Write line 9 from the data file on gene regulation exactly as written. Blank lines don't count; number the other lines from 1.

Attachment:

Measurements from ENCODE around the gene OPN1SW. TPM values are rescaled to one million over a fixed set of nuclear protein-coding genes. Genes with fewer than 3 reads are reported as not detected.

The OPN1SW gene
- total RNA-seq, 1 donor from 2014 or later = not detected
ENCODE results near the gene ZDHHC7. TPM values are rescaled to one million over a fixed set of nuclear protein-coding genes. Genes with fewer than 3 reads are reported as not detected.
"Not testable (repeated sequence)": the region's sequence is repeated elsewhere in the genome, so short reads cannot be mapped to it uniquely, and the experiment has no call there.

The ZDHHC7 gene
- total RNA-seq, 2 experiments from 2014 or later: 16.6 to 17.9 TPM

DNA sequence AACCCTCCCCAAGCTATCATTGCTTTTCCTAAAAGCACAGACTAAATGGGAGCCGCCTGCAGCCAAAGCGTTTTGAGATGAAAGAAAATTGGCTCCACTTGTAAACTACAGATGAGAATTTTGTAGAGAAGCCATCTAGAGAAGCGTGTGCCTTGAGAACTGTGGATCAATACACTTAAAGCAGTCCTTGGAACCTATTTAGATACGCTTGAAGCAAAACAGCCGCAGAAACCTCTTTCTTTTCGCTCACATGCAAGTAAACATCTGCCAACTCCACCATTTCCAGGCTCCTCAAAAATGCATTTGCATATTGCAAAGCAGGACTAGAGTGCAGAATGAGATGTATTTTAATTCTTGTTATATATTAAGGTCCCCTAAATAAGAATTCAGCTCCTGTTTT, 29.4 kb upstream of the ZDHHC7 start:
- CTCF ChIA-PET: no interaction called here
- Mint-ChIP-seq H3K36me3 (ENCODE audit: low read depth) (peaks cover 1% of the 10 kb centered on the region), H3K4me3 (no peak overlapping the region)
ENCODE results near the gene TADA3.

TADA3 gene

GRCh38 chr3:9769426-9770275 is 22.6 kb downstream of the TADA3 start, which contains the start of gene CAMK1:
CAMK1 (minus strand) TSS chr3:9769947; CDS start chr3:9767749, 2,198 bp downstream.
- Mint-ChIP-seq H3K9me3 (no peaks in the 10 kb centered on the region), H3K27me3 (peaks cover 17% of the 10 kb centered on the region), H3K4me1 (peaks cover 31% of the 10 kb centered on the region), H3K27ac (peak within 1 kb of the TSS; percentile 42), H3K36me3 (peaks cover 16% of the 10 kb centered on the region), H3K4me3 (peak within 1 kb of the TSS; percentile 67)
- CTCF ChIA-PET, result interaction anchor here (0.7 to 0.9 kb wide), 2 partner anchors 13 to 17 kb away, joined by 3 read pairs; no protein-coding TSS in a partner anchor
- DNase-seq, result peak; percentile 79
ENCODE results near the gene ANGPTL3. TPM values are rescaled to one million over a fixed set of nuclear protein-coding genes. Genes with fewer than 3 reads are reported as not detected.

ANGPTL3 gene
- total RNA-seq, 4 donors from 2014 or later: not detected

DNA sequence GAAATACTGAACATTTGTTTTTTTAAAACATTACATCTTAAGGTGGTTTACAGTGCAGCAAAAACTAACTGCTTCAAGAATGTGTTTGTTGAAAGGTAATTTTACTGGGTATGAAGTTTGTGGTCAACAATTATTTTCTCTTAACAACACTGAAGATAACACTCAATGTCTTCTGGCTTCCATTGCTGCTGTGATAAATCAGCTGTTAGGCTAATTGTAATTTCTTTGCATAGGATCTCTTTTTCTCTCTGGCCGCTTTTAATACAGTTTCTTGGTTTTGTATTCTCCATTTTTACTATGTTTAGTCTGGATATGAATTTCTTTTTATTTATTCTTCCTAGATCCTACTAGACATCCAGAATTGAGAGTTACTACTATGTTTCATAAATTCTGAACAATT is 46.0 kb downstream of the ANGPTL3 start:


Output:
- CTCF ChIA-PET: no interaction called here